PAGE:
Alternatives to Sleep Medications: Three Successful Targeted Steps for Natural Restful Sleep

by Keith Bishop

Prescription and nonprescription medications may have significant side effects and only temporally treat the sleepless symptoms, plus they rarely help get to the source of the insomnia problem.

Side effects of common prescription and over-the-counter sleep products can include daytime drowsiness, a hangover feeling in the morning, dizziness, memory problems, depression, anxiety, headache, nausea, constipation, bad taste in the mouth, hallucinations, sleep walking, aggression and thoughts of hurting oneself or others.

Try these following three steps to help improve sleep without medication:

Lifestyle Adjustments

It’s important to honor the natural dark and light schedules of the Earth. Darkness and soft, quiet sounds allow the body to increase sleep and decrease stimulating brain chemicals. Decrease stimulating activities one to two hours before bedtime. Stop phone, tablet, computer and television use. Turn off lights and decrease sounds. Perform personal hygiene activities, including washing the face, brushing teeth and getting bedtime medications or supplements ready.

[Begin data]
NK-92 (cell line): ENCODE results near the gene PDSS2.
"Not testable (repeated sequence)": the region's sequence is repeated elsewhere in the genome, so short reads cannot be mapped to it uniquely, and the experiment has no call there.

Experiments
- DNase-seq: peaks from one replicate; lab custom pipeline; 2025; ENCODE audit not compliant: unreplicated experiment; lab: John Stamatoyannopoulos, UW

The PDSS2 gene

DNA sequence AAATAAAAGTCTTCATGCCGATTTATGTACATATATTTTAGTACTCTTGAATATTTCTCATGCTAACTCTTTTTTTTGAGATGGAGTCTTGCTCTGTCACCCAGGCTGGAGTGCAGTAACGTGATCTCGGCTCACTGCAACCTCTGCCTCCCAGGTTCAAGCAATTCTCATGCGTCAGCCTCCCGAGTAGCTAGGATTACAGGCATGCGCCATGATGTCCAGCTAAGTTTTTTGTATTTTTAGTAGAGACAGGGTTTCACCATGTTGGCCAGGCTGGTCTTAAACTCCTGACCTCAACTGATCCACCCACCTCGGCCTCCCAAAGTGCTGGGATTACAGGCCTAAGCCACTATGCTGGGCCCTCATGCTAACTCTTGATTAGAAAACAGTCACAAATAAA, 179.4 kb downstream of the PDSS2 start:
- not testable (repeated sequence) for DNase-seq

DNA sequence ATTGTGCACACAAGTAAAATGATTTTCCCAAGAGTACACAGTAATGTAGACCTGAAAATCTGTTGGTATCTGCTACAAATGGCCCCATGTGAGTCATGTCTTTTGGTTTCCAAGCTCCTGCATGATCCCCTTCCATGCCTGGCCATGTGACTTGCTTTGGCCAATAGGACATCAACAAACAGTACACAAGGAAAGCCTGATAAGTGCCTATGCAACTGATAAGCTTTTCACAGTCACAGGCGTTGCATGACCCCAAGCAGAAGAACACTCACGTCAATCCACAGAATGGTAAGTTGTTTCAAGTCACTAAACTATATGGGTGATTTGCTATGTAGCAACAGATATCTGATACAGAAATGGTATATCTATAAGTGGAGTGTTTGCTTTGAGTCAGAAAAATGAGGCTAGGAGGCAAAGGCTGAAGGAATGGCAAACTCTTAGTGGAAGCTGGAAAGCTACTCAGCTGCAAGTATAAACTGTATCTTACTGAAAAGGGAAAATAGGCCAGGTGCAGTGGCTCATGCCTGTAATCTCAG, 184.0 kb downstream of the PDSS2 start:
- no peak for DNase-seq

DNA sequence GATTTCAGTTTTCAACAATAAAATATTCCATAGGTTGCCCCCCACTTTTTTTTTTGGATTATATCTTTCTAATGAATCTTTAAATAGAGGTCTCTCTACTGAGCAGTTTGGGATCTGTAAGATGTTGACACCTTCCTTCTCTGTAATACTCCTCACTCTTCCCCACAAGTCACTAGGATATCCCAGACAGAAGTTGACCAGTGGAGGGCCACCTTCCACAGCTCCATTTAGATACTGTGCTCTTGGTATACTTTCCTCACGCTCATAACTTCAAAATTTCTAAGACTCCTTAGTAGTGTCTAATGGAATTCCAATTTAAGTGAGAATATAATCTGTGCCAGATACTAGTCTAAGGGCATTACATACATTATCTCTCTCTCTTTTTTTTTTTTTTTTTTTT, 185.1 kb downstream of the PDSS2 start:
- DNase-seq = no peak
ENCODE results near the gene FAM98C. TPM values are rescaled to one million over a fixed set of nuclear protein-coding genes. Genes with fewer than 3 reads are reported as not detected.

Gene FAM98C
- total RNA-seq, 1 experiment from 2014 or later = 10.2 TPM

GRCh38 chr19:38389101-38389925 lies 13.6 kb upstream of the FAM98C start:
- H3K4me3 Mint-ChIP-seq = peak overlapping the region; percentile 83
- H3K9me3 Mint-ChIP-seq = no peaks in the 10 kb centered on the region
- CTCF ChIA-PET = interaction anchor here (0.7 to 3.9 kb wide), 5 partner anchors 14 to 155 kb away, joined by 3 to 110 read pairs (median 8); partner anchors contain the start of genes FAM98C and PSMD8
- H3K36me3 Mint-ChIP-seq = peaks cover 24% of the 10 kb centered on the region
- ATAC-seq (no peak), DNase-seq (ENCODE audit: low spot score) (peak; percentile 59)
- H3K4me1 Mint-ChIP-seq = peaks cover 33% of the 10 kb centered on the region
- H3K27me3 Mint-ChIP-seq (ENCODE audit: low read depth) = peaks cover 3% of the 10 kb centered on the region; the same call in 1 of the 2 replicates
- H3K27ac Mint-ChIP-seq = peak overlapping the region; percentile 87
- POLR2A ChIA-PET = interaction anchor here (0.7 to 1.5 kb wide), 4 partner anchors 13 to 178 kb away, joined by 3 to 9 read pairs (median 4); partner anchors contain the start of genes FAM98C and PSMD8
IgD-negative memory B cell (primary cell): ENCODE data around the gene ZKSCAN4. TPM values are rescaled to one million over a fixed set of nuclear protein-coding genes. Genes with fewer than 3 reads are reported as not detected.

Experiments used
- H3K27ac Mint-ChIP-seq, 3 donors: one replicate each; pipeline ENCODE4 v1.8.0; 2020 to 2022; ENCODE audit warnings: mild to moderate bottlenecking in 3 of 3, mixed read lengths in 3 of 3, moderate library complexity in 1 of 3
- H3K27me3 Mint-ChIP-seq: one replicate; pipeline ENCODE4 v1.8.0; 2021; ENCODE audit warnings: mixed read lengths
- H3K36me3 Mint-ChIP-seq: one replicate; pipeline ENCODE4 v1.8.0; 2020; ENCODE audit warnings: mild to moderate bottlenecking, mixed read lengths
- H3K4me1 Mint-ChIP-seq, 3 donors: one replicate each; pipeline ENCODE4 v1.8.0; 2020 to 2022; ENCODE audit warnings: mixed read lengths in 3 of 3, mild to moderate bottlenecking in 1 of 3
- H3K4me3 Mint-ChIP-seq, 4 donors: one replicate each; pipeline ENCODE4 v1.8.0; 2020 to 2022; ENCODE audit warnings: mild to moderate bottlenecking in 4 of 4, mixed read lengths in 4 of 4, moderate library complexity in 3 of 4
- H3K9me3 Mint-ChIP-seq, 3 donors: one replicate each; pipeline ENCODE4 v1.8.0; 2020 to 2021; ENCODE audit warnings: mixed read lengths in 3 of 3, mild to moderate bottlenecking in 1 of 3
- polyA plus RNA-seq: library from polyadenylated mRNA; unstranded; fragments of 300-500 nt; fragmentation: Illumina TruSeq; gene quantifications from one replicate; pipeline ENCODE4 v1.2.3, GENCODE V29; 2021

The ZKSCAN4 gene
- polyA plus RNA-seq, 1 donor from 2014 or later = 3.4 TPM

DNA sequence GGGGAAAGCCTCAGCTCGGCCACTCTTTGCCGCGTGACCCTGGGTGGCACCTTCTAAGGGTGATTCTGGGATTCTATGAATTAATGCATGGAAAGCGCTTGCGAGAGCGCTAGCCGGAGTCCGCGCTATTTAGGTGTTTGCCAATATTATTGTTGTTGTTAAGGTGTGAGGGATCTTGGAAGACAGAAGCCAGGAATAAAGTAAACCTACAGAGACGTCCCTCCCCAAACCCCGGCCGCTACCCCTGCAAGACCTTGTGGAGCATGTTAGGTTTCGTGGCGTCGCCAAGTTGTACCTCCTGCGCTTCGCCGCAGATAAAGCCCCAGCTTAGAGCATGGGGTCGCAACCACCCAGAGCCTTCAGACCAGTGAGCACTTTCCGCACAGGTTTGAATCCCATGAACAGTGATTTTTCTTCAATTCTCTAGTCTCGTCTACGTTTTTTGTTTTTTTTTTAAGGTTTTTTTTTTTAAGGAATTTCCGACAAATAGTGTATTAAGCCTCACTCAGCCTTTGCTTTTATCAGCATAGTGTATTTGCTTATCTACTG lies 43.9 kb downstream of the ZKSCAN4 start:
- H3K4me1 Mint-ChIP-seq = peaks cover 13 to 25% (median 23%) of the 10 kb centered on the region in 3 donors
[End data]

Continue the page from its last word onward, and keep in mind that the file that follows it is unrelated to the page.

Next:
Make the Bedroom an Ideal Place to Sleep

Make the room as dark and as quiet as possible. If one needs noise to fall asleep, try using a fan or white noise machine. Remove the clock or turn it so the light doesn’t shine toward the bed. Have a comfortable mattress, and cool the room so that it’s not too hot when waking up in the morning.

If lifestyle adjustments don’t help after two weeks, seek healthcare practitioner assistance.

Assess and Address Brain Chemicals and Hormones

A healthcare practitioner can get an idea of how to address brain chemicals by assessing and addressing the following questions:

How long does it take to fall asleep?
How many times does one wake up during the night?
If one does wake up, how easy is it to fall back asleep?
Is there a tired feeling experienced during the day?

Based on the answers, a healthcare practitioner may recommend specific natural products or test neurotransmitters (brain chemicals) with at-home urine and saliva collection that gets mailed to a laboratory. Neurotransmitter testing allows for a targeted approach to one’s unique body chemistry. Tested neurotransmitters include melatonin, serotonin, gamma-aminobutyric acid, glycine, glutamate, histamine, phenylalanine, dopamine, epinephrine and norepinephrine.

An imbalance in hormones in women and men may contribute to sleep issues. Tested hormones include cortisol, dehydroepiandrosterone, progesterone, estradiol, estrone and testosterone.
Once lifestyle adjustments, brain chemicals and hormones are addressed, it’s easy to start enjoying more hours of healthy restful sleep.

Keith Bishop holds a Bachelor of Science degree in pharmacy and is a clinical nutritionist at Flourish, 14720 N. Pennsylvania Ave., Oklahoma City. For more information, call 405-751-3333 or visit FlourishRx.com.

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